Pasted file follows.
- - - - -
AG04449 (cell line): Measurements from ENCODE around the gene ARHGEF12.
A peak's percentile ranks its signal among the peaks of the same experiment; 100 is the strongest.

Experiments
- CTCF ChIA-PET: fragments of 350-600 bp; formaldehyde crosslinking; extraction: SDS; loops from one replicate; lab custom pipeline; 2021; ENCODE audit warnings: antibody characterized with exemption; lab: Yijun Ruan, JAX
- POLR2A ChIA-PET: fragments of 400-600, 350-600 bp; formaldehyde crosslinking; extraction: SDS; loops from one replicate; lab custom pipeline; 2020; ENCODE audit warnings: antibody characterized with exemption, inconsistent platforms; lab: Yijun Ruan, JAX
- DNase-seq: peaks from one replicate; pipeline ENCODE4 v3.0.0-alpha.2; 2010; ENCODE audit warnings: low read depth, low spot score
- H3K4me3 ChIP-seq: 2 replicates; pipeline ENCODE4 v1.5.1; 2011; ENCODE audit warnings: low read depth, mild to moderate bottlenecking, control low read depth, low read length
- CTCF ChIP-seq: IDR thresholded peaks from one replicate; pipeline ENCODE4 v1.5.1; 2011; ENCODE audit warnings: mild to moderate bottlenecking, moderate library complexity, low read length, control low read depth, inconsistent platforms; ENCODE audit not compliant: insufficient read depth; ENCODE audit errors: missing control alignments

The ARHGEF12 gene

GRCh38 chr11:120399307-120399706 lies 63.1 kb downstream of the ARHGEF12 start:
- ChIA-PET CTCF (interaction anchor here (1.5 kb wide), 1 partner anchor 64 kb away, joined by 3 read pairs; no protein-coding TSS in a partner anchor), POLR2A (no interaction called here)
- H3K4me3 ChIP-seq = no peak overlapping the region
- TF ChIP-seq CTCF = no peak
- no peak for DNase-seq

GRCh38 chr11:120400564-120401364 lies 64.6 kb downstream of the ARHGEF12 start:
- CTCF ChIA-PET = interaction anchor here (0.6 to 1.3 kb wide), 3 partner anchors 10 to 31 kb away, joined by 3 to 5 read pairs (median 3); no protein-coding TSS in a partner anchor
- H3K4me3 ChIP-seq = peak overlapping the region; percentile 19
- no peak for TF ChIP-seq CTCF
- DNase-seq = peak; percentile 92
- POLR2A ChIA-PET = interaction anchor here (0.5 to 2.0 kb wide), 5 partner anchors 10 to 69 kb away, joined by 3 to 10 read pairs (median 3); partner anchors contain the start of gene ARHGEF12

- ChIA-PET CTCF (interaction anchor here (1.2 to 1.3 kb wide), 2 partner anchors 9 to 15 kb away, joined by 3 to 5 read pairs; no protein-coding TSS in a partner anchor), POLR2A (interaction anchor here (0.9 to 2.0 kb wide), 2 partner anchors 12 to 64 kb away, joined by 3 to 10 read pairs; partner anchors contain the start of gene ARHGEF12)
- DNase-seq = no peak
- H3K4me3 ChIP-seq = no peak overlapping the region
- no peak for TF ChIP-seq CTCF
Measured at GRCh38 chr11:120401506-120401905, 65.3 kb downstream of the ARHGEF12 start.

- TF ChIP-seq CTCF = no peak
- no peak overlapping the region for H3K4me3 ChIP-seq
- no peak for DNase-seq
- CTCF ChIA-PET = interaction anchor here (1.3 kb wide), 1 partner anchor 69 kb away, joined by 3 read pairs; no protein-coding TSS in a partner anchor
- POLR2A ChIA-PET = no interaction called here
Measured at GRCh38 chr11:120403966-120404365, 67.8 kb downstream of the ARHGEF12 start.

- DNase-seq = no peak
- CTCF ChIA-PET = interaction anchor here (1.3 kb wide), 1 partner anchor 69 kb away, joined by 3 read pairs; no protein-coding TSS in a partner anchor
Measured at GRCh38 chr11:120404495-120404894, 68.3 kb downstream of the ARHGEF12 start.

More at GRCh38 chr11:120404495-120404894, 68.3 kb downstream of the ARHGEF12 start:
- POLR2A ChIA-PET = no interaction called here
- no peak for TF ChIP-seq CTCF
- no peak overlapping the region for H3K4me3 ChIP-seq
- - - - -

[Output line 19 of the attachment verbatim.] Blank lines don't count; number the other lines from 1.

- DNase-seq = peak; percentile 92